Foods Containing Preservatives
When talking about preservatives in food, it might be easier to ask which foods don’t contain preservatives than which foods do. Unless you slaughter your own meat, raise your own chickens and grow your own fruits and vegetables, nearly everything you eat contains some type of preservative. The three main types of preservatives include antimicrobials, which slow bacterial growth; antioxidants, which slow oxidation in fats that causes food to become rancid; and substances that slow the natural ripening process that occurs after picking a fruit or vegetable.
Canned and Boxed Foods
Nearly every food that comes in a can, box or pouch contains some type of preservative. Since many processed foods sit on store shelves or in kitchen cabinets for months, adding preservatives keeps them from spoiling; spoiled, inedible food wastes money. One reason processed foods contain such high amount of sodium is because salt acts as a preservative. Antioxidants butylated hydroxytoluene, or BHT, and butylated hydroxyanisole, or BHA, keep oil from going rancid. Both are found in cereals, potato chips, oils and chewing gum and both have increased cancer risk in small animal studies. Propyl gallate, another antioxidant, is often used with BHA and BHT. Sulfites are added to some processed potatoes, while sodium benzoate, another preservative, is added to soft drinks, pickles and fruit juices.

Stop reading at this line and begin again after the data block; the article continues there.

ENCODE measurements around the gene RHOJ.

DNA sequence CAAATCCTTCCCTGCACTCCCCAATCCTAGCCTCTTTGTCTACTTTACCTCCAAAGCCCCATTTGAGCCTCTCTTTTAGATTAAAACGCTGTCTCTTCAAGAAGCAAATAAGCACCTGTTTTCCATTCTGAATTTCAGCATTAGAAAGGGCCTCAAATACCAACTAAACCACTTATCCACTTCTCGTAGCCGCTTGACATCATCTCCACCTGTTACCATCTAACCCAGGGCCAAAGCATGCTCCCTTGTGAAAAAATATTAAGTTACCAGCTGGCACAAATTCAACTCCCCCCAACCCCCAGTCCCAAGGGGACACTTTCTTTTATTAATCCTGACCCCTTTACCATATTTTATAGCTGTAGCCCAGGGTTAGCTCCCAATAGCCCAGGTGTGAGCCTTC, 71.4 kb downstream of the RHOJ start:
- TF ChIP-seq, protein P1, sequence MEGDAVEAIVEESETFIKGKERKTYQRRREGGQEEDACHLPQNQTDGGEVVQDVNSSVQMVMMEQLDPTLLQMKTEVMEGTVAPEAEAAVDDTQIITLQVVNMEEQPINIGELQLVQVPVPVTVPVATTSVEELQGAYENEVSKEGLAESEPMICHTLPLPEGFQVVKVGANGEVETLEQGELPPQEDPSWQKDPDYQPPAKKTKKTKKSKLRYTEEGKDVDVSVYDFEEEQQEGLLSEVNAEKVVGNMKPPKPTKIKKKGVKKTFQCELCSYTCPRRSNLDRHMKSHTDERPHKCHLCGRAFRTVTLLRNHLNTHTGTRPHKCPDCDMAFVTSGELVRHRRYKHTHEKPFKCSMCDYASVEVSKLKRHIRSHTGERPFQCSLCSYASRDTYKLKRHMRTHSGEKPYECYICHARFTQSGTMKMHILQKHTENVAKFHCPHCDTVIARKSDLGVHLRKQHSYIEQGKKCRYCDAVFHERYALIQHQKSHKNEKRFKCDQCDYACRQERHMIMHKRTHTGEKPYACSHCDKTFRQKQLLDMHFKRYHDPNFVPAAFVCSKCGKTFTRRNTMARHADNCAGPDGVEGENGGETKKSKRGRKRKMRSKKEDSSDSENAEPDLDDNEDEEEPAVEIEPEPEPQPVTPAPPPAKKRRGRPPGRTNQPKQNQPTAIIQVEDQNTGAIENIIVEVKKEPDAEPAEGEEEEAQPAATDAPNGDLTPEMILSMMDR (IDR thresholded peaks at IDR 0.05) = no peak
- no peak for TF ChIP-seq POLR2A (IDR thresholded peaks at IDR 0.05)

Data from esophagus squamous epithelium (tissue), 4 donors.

Cured meats such as bacon, ham and sausage, as well as packaged lunch meats, contain the preservative sodium nitrate, which keeps the meats looking red or pink rather than gray. The meat industry justifies their use because nitrites also prevent the growth of botulism in the meats, the Center for Science in the Public Interest reports. Nitrites may also increase the risk of developing cancer, CSPI warns.
Although fresh meats would seem to be at low risk of added preservatives, meats in the grocery store may have carbon monoxide added to preserve their pink color and make them look more appealing, Rick Weiss of “The Washington Post” reported on Feb. 20, 2006. The color preservation may mask the fact that meat has spoiled. The European Union has banned the practice, Weiss notes.
Fresh baked goods often have preservatives added to retard mold growth. Antimicrobials such as propionic acid and antioxidants such as lecithin prevent oils from going rancid. Emulsifiers such as monoglycerides and diglycerides keep oils in baked goods from separating from other ingredients. Fruit pies and pastries may contain sodium benzoate.
Salad ingredients sold in supermarkets and restaurants often have sulfites added to keep them looking fresh. Sulfites cause severe allergic reactions in some people, particularly in asthmatics.
Dairy products such as milk, cheese, sour cream, ice cream and yogurt have a number of added preservatives, including potassium sorbate, natamycin, used to prevent mold growth on cheese and tartaric acid.
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